FRANKFURT/DUESSELDORF, Germany (Reuters) - Two investor groups bidding for Thyssenkrupp’s (TKAG.DE) 16 billion euros ($17.4 billion) elevator business are making last-minute tweaks to their binding offers this week and could nudge them higher, people familiar with the matter said.
A consortium of Blackstone (BX.N), Carlyle (CG.O) and the Canada Pension Plan Investment Board (CPPIB) is competing with Advent and Cinven, which are supported by Germany’s RAG foundation and the Abu Dhabi Investment Authority.
The sale would be the largest buyout since Blackstone’s purchase of U.S. industrial warehouse properties from Singapore-based logistics provider GLP for $18.7 billion last year, according to Refinitiv data.
Both bidders submitted binding offers of close to 16 billion euros for Elevator Technology on Feb. 11, with the Blackstone-led consortium’s bid slightly higher, people familiar with the matter have said.
Spokespeople for Thyssenkrupp and the two bidding groups declined to comment.
The two consortia cleared a major hurdle over the weekend by agreeing to demands by union IG Metall, which is keen to secure jobs, sites and budgets at the world’s fourth-largest lift maker.
The ball is now in the court of Thyssenkrupp’s management board, led by Chief Executive Martina Merz, which has to make a recommendation to the group’s supervisory board ahead of a meeting on Feb. 27, when a decision is expected.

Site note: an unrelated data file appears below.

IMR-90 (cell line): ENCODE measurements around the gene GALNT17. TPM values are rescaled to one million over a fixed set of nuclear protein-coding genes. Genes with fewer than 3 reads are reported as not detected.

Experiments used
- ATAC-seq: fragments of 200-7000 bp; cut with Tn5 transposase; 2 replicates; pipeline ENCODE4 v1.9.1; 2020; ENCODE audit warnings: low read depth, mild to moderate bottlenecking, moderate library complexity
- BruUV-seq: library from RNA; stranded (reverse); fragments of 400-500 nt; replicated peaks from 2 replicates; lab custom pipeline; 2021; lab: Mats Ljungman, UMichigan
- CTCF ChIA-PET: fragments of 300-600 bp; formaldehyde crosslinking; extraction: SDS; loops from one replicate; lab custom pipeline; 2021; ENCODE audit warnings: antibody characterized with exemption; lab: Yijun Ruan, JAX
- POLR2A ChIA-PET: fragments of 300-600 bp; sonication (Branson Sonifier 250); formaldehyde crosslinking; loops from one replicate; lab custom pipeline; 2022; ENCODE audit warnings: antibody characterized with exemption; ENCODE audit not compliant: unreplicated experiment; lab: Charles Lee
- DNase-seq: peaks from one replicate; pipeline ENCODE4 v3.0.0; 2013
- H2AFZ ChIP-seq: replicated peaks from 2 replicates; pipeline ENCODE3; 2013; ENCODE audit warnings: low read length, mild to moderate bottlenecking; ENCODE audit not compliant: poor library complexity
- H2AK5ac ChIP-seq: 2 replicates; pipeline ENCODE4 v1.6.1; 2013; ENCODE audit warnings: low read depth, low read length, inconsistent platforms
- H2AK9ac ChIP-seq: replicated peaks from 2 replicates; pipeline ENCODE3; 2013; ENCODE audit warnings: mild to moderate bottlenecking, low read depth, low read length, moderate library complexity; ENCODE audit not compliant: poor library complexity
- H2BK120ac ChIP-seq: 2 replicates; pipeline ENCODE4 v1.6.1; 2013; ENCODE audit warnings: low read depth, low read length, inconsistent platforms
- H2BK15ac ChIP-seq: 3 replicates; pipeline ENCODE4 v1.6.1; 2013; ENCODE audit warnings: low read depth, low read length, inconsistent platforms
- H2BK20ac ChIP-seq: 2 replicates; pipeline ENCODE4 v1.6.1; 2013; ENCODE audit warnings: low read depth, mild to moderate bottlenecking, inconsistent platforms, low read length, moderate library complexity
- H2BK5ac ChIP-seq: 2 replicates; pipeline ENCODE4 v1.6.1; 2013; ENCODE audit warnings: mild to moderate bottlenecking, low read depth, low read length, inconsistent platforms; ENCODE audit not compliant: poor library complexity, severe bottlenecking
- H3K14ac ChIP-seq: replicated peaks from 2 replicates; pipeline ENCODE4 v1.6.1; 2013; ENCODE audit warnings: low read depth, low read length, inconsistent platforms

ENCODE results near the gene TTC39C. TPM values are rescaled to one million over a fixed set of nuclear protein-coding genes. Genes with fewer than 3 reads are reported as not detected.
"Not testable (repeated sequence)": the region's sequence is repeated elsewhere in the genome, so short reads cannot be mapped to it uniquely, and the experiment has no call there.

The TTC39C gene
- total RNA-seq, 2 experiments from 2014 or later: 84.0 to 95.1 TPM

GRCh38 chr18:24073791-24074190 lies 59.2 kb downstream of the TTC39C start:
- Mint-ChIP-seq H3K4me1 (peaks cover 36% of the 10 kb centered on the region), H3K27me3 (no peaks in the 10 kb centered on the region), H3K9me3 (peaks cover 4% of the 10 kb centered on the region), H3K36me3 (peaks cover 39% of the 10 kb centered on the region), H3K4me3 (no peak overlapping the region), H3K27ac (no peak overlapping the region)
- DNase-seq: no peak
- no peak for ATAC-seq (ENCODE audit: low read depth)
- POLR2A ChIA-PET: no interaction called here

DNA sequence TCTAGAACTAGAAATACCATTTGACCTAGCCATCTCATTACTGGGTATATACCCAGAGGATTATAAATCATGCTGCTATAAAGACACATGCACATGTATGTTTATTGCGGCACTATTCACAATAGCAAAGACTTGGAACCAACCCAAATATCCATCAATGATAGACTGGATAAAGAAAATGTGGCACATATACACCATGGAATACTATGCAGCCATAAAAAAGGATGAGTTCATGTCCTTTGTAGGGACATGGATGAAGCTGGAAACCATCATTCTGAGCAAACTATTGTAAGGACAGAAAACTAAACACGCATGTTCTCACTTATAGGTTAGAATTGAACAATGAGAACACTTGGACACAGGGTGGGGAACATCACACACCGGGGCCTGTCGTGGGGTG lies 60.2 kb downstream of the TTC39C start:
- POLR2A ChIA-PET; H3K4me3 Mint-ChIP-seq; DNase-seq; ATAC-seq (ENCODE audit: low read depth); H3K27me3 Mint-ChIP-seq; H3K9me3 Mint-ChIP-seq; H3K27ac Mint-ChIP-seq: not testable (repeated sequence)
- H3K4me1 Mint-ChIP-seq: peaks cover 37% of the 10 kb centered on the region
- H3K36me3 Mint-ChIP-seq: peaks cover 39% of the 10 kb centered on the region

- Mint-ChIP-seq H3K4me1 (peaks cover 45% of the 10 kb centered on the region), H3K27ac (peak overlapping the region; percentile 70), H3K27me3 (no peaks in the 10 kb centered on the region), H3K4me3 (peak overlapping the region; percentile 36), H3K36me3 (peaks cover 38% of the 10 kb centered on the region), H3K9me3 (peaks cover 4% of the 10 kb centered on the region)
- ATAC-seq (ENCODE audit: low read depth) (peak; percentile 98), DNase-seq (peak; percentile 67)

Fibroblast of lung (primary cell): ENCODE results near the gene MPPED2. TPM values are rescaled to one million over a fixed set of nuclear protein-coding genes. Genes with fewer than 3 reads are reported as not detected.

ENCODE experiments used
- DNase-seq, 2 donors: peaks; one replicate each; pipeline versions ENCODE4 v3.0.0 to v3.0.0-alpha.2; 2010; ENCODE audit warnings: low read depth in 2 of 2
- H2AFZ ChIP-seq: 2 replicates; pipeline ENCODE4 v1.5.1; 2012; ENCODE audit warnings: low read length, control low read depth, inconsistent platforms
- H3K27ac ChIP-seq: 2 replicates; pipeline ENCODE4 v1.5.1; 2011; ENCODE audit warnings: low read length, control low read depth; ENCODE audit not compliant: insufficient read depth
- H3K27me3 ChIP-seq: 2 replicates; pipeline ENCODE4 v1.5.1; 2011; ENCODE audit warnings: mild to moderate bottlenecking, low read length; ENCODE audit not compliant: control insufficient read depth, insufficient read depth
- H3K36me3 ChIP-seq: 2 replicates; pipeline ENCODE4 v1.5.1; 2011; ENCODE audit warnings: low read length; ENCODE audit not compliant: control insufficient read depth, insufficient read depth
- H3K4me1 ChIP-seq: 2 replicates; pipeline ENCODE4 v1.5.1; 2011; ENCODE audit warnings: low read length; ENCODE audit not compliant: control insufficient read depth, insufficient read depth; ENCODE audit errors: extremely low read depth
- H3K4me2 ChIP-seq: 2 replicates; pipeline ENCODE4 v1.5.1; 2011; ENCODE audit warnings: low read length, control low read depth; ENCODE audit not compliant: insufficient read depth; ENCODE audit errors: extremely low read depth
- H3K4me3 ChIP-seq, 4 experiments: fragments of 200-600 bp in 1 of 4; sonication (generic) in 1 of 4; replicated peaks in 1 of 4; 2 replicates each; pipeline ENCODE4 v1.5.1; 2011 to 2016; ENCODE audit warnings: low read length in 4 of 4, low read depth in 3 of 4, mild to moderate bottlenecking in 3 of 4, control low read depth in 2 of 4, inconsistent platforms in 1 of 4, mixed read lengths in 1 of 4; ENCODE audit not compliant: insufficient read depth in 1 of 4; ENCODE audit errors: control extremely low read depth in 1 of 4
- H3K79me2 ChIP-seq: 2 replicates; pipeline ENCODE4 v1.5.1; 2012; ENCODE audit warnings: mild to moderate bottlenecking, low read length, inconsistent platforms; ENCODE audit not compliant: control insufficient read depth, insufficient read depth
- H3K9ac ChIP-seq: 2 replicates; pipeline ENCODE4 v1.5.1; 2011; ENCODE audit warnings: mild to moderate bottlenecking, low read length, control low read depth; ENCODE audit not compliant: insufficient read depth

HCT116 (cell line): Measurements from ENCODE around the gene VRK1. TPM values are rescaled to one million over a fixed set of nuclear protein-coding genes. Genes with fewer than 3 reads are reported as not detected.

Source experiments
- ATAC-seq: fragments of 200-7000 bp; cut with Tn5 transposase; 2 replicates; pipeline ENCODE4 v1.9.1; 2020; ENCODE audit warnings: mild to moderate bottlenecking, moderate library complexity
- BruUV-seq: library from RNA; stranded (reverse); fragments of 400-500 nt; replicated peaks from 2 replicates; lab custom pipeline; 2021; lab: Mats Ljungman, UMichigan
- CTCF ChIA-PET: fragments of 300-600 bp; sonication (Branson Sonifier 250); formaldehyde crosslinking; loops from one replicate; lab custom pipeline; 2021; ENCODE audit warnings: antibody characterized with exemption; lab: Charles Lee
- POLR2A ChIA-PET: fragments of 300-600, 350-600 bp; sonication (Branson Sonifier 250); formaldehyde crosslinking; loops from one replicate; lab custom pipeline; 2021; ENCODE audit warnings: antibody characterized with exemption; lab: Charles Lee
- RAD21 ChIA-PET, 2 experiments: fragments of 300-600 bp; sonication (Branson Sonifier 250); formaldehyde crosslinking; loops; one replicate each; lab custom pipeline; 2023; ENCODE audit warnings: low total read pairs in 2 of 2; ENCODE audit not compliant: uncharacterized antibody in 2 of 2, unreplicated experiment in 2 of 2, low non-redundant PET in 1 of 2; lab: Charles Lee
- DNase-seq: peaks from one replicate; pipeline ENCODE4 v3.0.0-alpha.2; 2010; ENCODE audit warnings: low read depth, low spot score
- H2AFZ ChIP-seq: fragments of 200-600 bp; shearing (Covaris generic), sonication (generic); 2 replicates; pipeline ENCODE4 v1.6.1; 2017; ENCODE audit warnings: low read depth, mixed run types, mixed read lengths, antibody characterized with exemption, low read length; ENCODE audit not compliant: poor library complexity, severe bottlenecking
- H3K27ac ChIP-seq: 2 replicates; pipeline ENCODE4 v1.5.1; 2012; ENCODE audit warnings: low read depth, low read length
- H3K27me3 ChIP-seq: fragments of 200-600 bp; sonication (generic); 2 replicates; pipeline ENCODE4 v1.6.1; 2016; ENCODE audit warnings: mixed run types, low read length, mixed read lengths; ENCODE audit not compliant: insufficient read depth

“We see further upside during the final round,” Rochus Brauneiser, head of steel at Kepler Cheuvreux, said. Rochus is the top analyst for Thyssenkrupp based on StarMine, which ranks analysts based on their earnings accuracy.
The people familiar with the deal said so-called sales and purchase contracts were being hammered out and that both consortia could still raise their bids to gain the upper hand until Feb. 26, the people said.
While both groups are aiming to buy the business in full, Advent and Cinven are more open to letting Thyssenkrupp take a minority stake following the sale as they would be slightly stretched in a full offer, the people said.
A deal worth around 16 billion euros would give the business a valuation of 18.1 times its core earnings, while Schindler (SCHP.S) and Kone (KNEBV.HE) trade at 12.5 and 15.3 times their core earnings respectively.
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Reporting by Arno Schuetze, Christoph Steitz, Tom Kaeckenhoff and Edward Taylor. Editing by Jane Merriman